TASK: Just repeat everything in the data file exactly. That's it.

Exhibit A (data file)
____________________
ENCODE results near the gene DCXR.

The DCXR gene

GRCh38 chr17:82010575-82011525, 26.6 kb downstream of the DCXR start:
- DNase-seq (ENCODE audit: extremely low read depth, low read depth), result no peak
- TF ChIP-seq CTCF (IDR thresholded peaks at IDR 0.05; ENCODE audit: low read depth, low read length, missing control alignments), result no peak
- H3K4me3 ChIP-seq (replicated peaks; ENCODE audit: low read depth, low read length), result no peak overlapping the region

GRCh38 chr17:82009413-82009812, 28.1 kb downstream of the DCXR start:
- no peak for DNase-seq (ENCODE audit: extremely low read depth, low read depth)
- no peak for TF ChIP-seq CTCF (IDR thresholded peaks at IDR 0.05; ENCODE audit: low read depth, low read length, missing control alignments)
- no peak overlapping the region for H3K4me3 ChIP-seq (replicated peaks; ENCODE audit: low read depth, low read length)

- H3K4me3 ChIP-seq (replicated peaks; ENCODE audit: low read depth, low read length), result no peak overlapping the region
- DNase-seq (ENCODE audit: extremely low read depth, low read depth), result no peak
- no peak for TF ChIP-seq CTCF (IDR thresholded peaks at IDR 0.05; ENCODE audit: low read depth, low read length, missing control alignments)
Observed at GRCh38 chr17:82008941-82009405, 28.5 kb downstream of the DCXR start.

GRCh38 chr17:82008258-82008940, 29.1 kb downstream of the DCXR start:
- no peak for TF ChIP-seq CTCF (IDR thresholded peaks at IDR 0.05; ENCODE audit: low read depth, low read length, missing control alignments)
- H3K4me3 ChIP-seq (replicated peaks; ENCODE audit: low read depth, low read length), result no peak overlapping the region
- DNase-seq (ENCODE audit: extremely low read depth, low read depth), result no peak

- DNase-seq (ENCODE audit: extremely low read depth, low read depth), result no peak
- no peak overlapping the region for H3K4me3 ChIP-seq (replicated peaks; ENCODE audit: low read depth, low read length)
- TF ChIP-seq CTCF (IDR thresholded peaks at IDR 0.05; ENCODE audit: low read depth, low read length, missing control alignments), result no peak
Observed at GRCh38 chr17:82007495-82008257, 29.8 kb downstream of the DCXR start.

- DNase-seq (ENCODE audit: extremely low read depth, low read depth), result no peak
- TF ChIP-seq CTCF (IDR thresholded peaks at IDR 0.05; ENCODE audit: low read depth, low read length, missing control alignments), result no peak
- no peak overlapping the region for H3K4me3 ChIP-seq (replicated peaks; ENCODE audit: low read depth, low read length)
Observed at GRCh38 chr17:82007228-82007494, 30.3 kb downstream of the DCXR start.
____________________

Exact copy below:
ENCODE results near the gene DCXR.

The DCXR gene

GRCh38 chr17:82010575-82011525, 26.6 kb downstream of the DCXR start:
- DNase-seq (ENCODE audit: extremely low read depth, low read depth), result no peak
- TF ChIP-seq CTCF (IDR thresholded peaks at IDR 0.05; ENCODE audit: low read depth, low read length, missing control alignments), result no peak
- H3K4me3 ChIP-seq (replicated peaks; ENCODE audit: low read depth, low read length), result no peak overlapping the region

GRCh38 chr17:82009413-82009812, 28.1 kb downstream of the DCXR start:
- no peak for DNase-seq (ENCODE audit: extremely low read depth, low read depth)
- no peak for TF ChIP-seq CTCF (IDR thresholded peaks at IDR 0.05; ENCODE audit: low read depth, low read length, missing control alignments)
- no peak overlapping the region for H3K4me3 ChIP-seq (replicated peaks; ENCODE audit: low read depth, low read length)

- H3K4me3 ChIP-seq (replicated peaks; ENCODE audit: low read depth, low read length), result no peak overlapping the region
- DNase-seq (ENCODE audit: extremely low read depth, low read depth), result no peak
- no peak for TF ChIP-seq CTCF (IDR thresholded peaks at IDR 0.05; ENCODE audit: low read depth, low read length, missing control alignments)
Observed at GRCh38 chr17:82008941-82009405, 28.5 kb downstream of the DCXR start.

GRCh38 chr17:82008258-82008940, 29.1 kb downstream of the DCXR start:
- no peak for TF ChIP-seq CTCF (IDR thresholded peaks at IDR 0.05; ENCODE audit: low read depth, low read length, missing control alignments)
- H3K4me3 ChIP-seq (replicated peaks; ENCODE audit: low read depth, low read length), result no peak overlapping the region
- DNase-seq (ENCODE audit: extremely low read depth, low read depth), result no peak

- DNase-seq (ENCODE audit: extremely low read depth, low read depth), result no peak
- no peak overlapping the region for H3K4me3 ChIP-seq (replicated peaks; ENCODE audit: low read depth, low read length)
- TF ChIP-seq CTCF (IDR thresholded peaks at IDR 0.05; ENCODE audit: low read depth, low read length, missing control alignments), result no peak
Observed at GRCh38 chr17:82007495-82008257, 29.8 kb downstream of the DCXR start.

- DNase-seq (ENCODE audit: extremely low read depth, low read depth), result no peak
- TF ChIP-seq CTCF (IDR thresholded peaks at IDR 0.05; ENCODE audit: low read depth, low read length, missing control alignments), result no peak
- no peak overlapping the region for H3K4me3 ChIP-seq (replicated peaks; ENCODE audit: low read depth, low read length)
Observed at GRCh38 chr17:82007228-82007494, 30.3 kb downstream of the DCXR start.